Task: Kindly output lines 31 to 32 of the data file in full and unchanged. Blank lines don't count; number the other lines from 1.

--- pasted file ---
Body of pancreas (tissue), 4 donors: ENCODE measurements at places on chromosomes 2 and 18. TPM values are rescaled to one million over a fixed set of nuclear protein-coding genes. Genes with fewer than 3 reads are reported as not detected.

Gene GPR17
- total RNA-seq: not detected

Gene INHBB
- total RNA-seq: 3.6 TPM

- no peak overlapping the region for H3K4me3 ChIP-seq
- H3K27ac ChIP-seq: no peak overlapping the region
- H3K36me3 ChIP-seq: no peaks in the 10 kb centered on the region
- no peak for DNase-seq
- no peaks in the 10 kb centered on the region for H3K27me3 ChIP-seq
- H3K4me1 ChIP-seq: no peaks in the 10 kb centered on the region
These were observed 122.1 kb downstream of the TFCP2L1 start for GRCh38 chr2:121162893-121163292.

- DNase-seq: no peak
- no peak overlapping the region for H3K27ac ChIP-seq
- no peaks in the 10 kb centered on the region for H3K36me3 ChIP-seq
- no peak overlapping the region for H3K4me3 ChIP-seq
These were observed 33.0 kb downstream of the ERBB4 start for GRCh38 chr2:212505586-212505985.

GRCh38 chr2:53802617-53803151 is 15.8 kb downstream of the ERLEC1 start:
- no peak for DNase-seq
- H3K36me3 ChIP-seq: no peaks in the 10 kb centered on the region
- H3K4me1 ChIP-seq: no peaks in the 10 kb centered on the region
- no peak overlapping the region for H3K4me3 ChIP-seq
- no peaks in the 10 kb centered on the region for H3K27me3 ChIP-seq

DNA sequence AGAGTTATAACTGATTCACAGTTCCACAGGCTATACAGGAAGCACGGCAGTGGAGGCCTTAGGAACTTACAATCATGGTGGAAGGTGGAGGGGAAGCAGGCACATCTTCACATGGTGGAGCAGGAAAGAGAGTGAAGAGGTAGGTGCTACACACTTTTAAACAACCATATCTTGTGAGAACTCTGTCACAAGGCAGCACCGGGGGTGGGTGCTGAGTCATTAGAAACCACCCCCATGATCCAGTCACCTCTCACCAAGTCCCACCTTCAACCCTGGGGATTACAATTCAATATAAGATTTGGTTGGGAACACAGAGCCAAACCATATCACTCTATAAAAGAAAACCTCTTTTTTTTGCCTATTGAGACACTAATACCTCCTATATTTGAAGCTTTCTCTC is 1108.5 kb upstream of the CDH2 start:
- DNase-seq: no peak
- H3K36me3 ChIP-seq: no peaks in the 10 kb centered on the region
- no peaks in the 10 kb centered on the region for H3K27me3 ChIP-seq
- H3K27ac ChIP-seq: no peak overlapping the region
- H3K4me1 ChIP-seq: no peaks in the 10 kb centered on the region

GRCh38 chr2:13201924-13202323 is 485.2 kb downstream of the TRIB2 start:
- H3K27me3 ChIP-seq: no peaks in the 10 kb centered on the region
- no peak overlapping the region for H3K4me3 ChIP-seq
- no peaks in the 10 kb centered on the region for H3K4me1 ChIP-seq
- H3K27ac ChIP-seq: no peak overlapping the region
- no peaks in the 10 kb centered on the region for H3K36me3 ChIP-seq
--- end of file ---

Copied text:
- H3K27me3 ChIP-seq: no peaks in the 10 kb centered on the region
- no peak overlapping the region for H3K4me3 ChIP-seq